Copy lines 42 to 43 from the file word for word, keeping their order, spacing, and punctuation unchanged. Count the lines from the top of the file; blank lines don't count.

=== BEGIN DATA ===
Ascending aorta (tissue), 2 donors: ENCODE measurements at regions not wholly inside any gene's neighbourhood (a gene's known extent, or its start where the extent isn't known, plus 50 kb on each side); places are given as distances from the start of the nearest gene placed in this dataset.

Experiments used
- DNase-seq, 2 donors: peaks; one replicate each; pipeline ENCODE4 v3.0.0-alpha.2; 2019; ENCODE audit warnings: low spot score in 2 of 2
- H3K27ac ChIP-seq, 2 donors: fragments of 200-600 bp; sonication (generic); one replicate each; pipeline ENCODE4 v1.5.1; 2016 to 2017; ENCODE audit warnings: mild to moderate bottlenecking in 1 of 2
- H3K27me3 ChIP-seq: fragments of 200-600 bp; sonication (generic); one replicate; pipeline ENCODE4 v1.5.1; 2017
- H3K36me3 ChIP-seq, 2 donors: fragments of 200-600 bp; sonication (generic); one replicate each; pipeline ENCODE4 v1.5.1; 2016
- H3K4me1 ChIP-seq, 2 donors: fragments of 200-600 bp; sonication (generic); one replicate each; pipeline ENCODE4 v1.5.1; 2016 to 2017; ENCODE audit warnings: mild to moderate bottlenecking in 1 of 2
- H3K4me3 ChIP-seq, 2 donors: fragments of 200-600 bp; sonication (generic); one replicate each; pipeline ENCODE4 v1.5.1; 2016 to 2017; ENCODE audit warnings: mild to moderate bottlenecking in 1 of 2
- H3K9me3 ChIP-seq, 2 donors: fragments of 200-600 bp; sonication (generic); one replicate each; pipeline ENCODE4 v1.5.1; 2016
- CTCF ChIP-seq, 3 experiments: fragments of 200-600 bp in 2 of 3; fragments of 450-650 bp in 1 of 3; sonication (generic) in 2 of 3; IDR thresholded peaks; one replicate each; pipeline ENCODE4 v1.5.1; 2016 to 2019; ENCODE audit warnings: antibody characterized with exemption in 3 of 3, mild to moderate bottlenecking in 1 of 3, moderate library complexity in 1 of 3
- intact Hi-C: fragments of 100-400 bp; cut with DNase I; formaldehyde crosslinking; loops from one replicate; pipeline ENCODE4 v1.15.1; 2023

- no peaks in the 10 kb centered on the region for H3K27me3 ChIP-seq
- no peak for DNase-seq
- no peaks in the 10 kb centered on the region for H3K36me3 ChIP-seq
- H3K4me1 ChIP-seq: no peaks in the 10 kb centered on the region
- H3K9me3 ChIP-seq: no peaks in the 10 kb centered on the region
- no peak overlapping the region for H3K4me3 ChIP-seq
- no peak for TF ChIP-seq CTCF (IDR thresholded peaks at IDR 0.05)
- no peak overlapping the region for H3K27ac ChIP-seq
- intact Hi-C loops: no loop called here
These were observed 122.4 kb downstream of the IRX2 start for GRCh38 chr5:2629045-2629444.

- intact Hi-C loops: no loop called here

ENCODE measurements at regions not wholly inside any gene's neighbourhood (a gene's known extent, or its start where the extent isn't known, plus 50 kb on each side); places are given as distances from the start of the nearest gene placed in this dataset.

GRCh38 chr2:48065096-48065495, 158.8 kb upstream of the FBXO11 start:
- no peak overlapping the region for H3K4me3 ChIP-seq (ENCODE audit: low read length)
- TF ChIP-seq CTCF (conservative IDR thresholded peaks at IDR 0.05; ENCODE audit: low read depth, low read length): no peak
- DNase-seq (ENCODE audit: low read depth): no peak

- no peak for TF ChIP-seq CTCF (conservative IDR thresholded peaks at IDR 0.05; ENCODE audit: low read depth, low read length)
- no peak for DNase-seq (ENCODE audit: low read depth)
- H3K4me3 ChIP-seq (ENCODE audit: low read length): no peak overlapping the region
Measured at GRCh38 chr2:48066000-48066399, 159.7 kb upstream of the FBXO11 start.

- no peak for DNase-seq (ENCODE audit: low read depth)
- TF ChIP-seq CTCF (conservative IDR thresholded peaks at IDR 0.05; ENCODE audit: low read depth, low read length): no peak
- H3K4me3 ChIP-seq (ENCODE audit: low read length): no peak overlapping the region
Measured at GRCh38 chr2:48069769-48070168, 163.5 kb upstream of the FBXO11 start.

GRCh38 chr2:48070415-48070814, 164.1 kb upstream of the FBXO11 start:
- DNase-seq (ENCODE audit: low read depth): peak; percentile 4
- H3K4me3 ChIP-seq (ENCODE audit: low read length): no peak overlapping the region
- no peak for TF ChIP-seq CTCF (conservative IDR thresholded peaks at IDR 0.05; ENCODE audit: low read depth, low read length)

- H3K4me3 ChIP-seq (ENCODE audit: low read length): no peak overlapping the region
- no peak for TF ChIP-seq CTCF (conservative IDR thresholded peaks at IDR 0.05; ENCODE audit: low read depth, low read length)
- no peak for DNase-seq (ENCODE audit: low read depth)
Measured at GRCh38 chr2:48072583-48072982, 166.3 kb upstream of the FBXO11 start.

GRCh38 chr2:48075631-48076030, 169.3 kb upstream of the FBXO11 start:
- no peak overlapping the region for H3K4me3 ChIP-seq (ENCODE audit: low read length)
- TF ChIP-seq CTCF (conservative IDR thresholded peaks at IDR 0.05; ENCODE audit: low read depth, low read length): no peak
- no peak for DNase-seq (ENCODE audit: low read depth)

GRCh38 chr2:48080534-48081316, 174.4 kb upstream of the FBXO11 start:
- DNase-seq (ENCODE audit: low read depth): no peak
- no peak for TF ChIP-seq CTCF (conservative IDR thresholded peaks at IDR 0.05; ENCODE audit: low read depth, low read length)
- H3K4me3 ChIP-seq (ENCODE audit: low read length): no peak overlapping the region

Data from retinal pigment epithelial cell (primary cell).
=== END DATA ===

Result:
- no peak for DNase-seq (ENCODE audit: low read depth)
Measured at GRCh38 chr2:48072583-48072982, 166.3 kb upstream of the FBXO11 start.